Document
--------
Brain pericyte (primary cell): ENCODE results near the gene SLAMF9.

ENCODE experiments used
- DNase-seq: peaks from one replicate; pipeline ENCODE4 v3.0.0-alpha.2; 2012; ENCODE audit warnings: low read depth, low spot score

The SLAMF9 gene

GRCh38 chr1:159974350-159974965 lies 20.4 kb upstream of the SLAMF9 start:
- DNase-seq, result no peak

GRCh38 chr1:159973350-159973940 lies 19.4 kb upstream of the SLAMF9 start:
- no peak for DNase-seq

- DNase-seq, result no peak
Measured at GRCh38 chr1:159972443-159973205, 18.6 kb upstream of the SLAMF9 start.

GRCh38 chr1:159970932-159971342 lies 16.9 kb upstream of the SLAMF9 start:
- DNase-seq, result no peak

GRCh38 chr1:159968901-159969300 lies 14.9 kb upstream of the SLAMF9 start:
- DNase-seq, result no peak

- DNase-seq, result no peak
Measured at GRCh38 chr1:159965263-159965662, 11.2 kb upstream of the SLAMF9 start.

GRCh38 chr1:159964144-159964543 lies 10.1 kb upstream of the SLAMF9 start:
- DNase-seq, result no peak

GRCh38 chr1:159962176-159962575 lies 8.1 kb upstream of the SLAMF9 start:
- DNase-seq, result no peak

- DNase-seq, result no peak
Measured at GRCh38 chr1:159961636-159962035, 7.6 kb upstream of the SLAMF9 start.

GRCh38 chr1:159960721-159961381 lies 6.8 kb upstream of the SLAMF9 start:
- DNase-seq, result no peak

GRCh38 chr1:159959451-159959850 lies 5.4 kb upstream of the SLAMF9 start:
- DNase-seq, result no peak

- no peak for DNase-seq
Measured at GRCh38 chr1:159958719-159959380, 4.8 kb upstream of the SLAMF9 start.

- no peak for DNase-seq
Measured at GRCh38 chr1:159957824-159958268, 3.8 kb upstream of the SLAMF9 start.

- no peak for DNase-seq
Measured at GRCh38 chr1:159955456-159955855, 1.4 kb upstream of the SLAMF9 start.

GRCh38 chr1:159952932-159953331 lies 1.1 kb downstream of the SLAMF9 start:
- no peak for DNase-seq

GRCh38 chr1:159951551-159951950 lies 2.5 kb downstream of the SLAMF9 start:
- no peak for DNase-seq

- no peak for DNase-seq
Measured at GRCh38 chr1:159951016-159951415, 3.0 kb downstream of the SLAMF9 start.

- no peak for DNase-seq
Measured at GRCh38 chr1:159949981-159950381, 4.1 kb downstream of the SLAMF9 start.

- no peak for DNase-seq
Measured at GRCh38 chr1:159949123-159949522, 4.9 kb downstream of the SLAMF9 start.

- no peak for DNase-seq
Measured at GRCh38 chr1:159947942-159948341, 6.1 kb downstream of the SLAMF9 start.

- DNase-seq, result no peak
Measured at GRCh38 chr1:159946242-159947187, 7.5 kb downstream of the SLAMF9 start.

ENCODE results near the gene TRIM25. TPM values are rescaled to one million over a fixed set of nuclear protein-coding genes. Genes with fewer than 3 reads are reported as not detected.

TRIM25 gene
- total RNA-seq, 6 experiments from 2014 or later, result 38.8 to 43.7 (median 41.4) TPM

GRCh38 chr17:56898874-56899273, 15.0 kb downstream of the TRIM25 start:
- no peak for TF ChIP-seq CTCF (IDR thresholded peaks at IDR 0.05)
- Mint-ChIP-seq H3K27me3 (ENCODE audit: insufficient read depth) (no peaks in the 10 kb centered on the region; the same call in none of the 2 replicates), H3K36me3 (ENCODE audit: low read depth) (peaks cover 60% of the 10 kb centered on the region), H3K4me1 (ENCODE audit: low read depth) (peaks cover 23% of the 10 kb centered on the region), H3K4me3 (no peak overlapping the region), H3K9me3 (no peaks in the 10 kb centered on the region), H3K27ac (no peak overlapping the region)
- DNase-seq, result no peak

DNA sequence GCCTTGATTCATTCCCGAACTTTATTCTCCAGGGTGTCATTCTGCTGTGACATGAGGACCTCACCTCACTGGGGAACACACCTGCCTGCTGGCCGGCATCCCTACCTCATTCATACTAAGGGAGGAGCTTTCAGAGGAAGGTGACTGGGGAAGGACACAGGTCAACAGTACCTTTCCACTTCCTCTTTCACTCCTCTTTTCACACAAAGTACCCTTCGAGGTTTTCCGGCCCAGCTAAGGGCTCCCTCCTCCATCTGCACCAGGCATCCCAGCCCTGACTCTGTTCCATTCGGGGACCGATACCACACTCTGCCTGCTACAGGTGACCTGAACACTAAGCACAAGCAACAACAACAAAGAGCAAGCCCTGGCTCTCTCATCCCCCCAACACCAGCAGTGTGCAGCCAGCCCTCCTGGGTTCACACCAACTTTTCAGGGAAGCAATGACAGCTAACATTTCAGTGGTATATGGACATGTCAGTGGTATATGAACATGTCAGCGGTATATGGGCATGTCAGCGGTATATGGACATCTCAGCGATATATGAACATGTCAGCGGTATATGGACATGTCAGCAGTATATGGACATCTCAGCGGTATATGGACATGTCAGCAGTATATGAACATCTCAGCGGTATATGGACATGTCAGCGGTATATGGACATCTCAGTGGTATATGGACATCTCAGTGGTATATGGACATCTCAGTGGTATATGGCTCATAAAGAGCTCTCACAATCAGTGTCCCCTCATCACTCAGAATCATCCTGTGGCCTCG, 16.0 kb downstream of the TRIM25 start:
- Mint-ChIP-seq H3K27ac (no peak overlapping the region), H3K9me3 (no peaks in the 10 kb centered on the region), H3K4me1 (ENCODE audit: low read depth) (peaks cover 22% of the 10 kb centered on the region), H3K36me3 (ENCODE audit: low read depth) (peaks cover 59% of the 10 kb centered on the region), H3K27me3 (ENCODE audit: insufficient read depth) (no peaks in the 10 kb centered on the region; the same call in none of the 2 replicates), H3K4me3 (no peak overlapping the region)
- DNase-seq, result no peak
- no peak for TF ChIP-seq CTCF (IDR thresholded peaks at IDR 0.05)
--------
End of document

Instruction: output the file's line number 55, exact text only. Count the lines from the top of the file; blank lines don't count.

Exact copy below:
- Mint-ChIP-seq H3K27ac (no peak overlapping the region), H3K9me3 (no peaks in the 10 kb centered on the region), H3K4me1 (ENCODE audit: low read depth) (peaks cover 22% of the 10 kb centered on the region), H3K36me3 (ENCODE audit: low read depth) (peaks cover 59% of the 10 kb centered on the region), H3K27me3 (ENCODE audit: insufficient read depth) (no peaks in the 10 kb centered on the region; the same call in none of the 2 replicates), H3K4me3 (no peak overlapping the region)